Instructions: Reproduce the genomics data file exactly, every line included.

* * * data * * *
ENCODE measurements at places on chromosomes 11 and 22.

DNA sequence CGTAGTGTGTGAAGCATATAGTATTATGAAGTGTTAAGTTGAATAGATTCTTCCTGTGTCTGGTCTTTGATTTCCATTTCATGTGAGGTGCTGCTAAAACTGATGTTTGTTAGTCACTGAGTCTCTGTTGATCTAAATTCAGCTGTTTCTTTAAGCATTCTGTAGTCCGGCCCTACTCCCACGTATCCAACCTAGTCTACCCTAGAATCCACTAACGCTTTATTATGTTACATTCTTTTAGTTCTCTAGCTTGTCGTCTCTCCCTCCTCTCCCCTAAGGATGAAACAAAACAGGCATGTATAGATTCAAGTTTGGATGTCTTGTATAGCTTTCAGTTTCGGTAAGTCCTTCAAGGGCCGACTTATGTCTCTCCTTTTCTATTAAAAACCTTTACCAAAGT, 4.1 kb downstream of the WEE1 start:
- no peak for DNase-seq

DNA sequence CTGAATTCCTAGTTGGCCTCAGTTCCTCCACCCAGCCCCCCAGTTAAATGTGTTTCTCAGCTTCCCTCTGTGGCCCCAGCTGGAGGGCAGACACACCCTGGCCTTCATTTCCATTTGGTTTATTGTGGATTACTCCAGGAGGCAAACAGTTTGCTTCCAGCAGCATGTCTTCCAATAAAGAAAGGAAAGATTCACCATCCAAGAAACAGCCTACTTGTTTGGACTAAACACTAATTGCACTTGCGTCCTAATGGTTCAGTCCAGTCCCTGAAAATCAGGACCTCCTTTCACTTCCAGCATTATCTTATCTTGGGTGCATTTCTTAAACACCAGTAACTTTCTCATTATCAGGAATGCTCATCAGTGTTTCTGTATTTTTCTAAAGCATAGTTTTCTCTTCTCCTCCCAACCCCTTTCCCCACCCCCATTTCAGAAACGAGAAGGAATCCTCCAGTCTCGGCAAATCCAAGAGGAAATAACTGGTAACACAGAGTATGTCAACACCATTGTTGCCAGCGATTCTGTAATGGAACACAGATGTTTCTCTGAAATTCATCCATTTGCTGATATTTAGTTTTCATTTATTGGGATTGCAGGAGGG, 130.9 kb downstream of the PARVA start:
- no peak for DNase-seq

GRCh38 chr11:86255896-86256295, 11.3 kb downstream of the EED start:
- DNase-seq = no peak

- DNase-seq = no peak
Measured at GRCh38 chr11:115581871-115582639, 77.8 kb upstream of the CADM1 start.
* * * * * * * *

ENCODE measurements at places on chromosomes 11 and 22.

DNA sequence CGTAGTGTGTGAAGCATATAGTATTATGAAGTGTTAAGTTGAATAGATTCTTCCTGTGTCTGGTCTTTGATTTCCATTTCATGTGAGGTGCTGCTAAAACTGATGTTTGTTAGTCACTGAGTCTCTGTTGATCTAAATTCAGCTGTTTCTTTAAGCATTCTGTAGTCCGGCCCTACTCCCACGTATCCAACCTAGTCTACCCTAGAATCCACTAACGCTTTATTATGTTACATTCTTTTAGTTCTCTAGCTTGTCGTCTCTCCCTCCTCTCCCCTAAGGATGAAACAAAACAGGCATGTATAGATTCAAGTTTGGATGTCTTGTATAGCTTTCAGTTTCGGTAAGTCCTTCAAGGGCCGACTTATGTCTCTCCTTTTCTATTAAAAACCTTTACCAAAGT, 4.1 kb downstream of the WEE1 start:
- no peak for DNase-seq

DNA sequence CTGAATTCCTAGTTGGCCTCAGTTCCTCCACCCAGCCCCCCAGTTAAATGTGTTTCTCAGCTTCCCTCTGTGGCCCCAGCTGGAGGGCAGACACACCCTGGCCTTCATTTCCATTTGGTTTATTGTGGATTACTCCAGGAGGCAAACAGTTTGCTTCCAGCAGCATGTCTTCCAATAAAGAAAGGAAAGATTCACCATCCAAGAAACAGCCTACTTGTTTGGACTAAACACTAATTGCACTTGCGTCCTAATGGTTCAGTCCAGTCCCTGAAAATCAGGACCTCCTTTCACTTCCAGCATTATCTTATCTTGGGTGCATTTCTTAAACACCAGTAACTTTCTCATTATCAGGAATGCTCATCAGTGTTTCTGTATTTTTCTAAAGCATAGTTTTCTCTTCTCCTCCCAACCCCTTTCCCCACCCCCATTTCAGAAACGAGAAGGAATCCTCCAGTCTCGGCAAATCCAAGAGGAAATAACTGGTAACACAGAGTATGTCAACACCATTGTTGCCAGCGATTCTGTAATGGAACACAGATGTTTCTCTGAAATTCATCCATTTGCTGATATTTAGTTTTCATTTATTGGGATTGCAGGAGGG, 130.9 kb downstream of the PARVA start:
- no peak for DNase-seq

GRCh38 chr11:86255896-86256295, 11.3 kb downstream of the EED start:
- DNase-seq = no peak

- DNase-seq = no peak
Measured at GRCh38 chr11:115581871-115582639, 77.8 kb upstream of the CADM1 start.